Hispanic Heroes, Hispanic Heritage


Photo Courtesy of Wikimedia

Sept. 15 is when five Latin American countries: Costa Rica, El Salvador, Guatemala, Honduras and Nicaragua, had gained their independence. Mexico, Chile and Belize follow shortly after, on the 16, 18 and 21.

Giselle Villegas, Staff Writer

As Dia De Los Muertos just come around, what is far lesser known is the wonderful time leading up to it: Hispanic Heritage Month. What began as just a week-long celebration turned into a month-long festival taking place from Sept. 15 to Oct. 15. Hispanic Heritage Month celebrates those who have changed Hispanic history and others who continue to do so now.

One famous Hispanic painter is Frida Kahlo who executed her pain into art that, at that time, broken many social barriers. Women in the early 1900s typically never became famous for their art. Kahlo forged a path for women’s emotions to be seen and understood while painting intricate and unique pieces connecting to the colorful roots of Mexico.

“Frida did what she wanted. She was brave in a very conservative society,” Hilda Trujillo said in an article from The Guardian. “Young women today identify with Frida; they find strength in her, and they identify with that strength.”

Now Kahlo’s art hangs in Mexico City to be admired by visitors and residents alike.

Lin-Manuel Miranda, most famously known for his role as Alexander Hamilton in his self-developed Broadway show, “Hamilton” is shifting traditional barriers as well. Beginning with his first Broadway show, 2005’s “In the Heights,” Miranda began to incorporate rap and hip-hop music into classical Broadway musicals. After winning four Tony awards for “In The Heights” he eventually produced “Hamilton,” which is best known for its portrayal of founding father Alexander Hamilton through rap and its completely color-blind casting.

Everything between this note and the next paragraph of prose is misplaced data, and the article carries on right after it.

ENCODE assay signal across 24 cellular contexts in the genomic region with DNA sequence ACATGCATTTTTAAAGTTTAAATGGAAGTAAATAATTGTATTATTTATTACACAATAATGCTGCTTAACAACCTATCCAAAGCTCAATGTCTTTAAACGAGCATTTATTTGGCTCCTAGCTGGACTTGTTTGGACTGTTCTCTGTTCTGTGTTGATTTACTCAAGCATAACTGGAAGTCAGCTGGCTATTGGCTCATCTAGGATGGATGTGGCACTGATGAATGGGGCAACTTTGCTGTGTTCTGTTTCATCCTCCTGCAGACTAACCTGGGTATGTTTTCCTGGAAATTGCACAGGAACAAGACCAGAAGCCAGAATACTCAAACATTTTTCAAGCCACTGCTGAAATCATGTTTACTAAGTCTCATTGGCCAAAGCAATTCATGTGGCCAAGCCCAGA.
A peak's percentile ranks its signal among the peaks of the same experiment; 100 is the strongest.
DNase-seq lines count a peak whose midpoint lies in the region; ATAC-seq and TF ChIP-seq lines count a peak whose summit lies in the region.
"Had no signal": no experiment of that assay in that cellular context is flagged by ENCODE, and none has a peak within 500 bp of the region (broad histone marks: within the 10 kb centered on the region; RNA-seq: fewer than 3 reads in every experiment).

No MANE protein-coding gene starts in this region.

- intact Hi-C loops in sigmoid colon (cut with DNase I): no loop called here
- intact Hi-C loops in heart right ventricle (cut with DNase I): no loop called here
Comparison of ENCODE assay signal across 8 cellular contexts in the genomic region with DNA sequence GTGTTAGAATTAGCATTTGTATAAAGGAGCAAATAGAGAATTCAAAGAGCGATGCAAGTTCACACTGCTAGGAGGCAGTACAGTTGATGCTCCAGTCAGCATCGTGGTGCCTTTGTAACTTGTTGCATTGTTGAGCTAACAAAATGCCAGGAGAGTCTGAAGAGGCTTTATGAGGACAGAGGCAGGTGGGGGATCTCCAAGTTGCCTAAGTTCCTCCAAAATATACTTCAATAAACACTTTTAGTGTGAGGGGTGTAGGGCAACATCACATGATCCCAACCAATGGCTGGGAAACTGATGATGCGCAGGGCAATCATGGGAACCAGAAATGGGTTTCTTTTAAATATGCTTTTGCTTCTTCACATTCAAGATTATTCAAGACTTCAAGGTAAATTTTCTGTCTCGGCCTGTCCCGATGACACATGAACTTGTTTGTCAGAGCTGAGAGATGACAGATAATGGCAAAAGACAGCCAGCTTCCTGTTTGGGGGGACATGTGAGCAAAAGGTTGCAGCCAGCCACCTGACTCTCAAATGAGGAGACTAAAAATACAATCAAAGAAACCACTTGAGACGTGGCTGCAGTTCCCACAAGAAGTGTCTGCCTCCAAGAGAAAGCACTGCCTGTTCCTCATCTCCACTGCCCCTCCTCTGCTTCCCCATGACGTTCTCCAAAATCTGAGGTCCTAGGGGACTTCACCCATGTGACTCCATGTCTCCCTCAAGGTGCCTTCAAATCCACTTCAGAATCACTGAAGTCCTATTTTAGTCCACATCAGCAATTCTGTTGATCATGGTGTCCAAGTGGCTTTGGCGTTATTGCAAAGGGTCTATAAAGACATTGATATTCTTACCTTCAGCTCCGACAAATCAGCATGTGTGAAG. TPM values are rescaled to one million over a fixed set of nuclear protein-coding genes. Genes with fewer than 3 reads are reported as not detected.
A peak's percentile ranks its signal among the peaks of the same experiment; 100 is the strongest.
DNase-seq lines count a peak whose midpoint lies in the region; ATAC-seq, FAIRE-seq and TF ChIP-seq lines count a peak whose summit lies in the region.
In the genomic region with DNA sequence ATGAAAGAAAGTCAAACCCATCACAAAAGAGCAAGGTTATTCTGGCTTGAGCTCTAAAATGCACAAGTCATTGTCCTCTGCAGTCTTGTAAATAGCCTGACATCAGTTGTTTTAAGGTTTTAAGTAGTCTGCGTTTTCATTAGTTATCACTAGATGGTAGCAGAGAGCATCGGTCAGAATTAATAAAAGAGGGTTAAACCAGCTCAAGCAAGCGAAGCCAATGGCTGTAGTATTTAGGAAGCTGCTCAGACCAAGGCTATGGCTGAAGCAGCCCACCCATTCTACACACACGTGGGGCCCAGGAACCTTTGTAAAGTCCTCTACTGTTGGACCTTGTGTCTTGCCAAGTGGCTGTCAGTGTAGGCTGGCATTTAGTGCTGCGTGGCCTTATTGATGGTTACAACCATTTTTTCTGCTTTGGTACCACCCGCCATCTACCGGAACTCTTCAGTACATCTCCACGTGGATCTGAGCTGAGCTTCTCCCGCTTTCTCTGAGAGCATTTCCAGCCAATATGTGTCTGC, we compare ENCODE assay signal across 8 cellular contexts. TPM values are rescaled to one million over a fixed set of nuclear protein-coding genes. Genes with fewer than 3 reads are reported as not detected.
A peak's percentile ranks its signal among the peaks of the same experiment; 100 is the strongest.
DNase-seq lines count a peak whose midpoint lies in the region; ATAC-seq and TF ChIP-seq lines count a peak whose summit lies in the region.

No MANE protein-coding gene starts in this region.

Selena Quintanilla began the shift in Tejano music in the early 90s. Tejano music is folk and popular music originating from Mexico with an American twist to it.

“Selena was the first female Tejano singer to ever have a large amount of success,” according to the Biography on the Selena Quintanilla website. “There was not many Hispanic females dominating the charts; women were not seen as being able to become very popular, have a fan base and produce good music; Selena proved them all wrong.”

Quintanilla began to incorporate Spanish music into American culture with songs such as “I Could Fall In Love” and “Dreaming of You,” changing the face of Latin music.

“Hispanic heritage month is a time in which I can stand up tall and have people hear my voice and see my complexion with more strength and power than is usually given in this current time,” junior Alexandra Beltran said.

This month gives power to people of Latin decent, and each of these artists has allowed opportunity for others to celebrate who they are. Their impacts motivate and give hope to hispanics that they do have chances at changing the world.